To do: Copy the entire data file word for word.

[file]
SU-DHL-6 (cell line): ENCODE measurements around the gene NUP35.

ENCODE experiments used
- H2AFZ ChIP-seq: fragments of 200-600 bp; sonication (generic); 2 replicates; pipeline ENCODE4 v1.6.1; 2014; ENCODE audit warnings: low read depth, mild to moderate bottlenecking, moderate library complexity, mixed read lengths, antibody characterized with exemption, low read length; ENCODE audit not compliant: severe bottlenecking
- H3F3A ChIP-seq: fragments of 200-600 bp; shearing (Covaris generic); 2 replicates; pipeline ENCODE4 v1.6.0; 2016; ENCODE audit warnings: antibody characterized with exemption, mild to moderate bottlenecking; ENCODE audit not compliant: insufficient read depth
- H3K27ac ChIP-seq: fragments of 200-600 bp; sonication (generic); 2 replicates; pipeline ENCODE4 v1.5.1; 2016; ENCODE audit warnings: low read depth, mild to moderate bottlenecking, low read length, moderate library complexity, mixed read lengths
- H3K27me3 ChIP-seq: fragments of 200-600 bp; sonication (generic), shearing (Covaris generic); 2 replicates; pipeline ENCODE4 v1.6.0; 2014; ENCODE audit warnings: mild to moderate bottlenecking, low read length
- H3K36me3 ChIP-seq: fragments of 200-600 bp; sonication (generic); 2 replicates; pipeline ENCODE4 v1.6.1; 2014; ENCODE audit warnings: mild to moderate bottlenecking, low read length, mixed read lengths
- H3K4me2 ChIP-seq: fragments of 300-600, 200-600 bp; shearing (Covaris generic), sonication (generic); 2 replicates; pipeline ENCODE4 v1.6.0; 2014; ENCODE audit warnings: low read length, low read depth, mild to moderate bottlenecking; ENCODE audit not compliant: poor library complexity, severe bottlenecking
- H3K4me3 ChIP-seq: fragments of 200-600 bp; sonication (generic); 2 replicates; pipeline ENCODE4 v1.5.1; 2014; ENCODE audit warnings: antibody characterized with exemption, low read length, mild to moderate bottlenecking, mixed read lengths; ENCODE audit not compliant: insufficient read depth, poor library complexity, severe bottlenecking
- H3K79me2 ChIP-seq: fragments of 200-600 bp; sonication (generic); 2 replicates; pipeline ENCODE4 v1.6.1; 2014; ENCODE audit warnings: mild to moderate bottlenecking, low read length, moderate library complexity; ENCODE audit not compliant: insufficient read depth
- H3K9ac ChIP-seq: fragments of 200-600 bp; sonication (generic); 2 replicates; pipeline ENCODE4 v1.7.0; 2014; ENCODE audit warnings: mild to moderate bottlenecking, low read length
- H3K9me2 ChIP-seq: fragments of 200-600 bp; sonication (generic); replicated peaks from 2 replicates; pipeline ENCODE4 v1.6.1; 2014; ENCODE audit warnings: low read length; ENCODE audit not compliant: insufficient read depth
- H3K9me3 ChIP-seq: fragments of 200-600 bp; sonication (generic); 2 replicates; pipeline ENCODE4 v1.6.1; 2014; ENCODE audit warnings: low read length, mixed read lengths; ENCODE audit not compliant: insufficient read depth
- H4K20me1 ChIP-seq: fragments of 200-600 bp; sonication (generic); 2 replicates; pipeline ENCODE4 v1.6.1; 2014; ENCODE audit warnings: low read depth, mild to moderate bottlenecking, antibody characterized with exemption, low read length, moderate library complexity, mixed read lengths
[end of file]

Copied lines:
SU-DHL-6 (cell line): ENCODE measurements around the gene NUP35.

ENCODE experiments used
- H2AFZ ChIP-seq: fragments of 200-600 bp; sonication (generic); 2 replicates; pipeline ENCODE4 v1.6.1; 2014; ENCODE audit warnings: low read depth, mild to moderate bottlenecking, moderate library complexity, mixed read lengths, antibody characterized with exemption, low read length; ENCODE audit not compliant: severe bottlenecking
- H3F3A ChIP-seq: fragments of 200-600 bp; shearing (Covaris generic); 2 replicates; pipeline ENCODE4 v1.6.0; 2016; ENCODE audit warnings: antibody characterized with exemption, mild to moderate bottlenecking; ENCODE audit not compliant: insufficient read depth
- H3K27ac ChIP-seq: fragments of 200-600 bp; sonication (generic); 2 replicates; pipeline ENCODE4 v1.5.1; 2016; ENCODE audit warnings: low read depth, mild to moderate bottlenecking, low read length, moderate library complexity, mixed read lengths
- H3K27me3 ChIP-seq: fragments of 200-600 bp; sonication (generic), shearing (Covaris generic); 2 replicates; pipeline ENCODE4 v1.6.0; 2014; ENCODE audit warnings: mild to moderate bottlenecking, low read length
- H3K36me3 ChIP-seq: fragments of 200-600 bp; sonication (generic); 2 replicates; pipeline ENCODE4 v1.6.1; 2014; ENCODE audit warnings: mild to moderate bottlenecking, low read length, mixed read lengths
- H3K4me2 ChIP-seq: fragments of 300-600, 200-600 bp; shearing (Covaris generic), sonication (generic); 2 replicates; pipeline ENCODE4 v1.6.0; 2014; ENCODE audit warnings: low read length, low read depth, mild to moderate bottlenecking; ENCODE audit not compliant: poor library complexity, severe bottlenecking
- H3K4me3 ChIP-seq: fragments of 200-600 bp; sonication (generic); 2 replicates; pipeline ENCODE4 v1.5.1; 2014; ENCODE audit warnings: antibody characterized with exemption, low read length, mild to moderate bottlenecking, mixed read lengths; ENCODE audit not compliant: insufficient read depth, poor library complexity, severe bottlenecking
- H3K79me2 ChIP-seq: fragments of 200-600 bp; sonication (generic); 2 replicates; pipeline ENCODE4 v1.6.1; 2014; ENCODE audit warnings: mild to moderate bottlenecking, low read length, moderate library complexity; ENCODE audit not compliant: insufficient read depth
- H3K9ac ChIP-seq: fragments of 200-600 bp; sonication (generic); 2 replicates; pipeline ENCODE4 v1.7.0; 2014; ENCODE audit warnings: mild to moderate bottlenecking, low read length
- H3K9me2 ChIP-seq: fragments of 200-600 bp; sonication (generic); replicated peaks from 2 replicates; pipeline ENCODE4 v1.6.1; 2014; ENCODE audit warnings: low read length; ENCODE audit not compliant: insufficient read depth
- H3K9me3 ChIP-seq: fragments of 200-600 bp; sonication (generic); 2 replicates; pipeline ENCODE4 v1.6.1; 2014; ENCODE audit warnings: low read length, mixed read lengths; ENCODE audit not compliant: insufficient read depth
- H4K20me1 ChIP-seq: fragments of 200-600 bp; sonication (generic); 2 replicates; pipeline ENCODE4 v1.6.1; 2014; ENCODE audit warnings: low read depth, mild to moderate bottlenecking, antibody characterized with exemption, low read length, moderate library complexity, mixed read lengths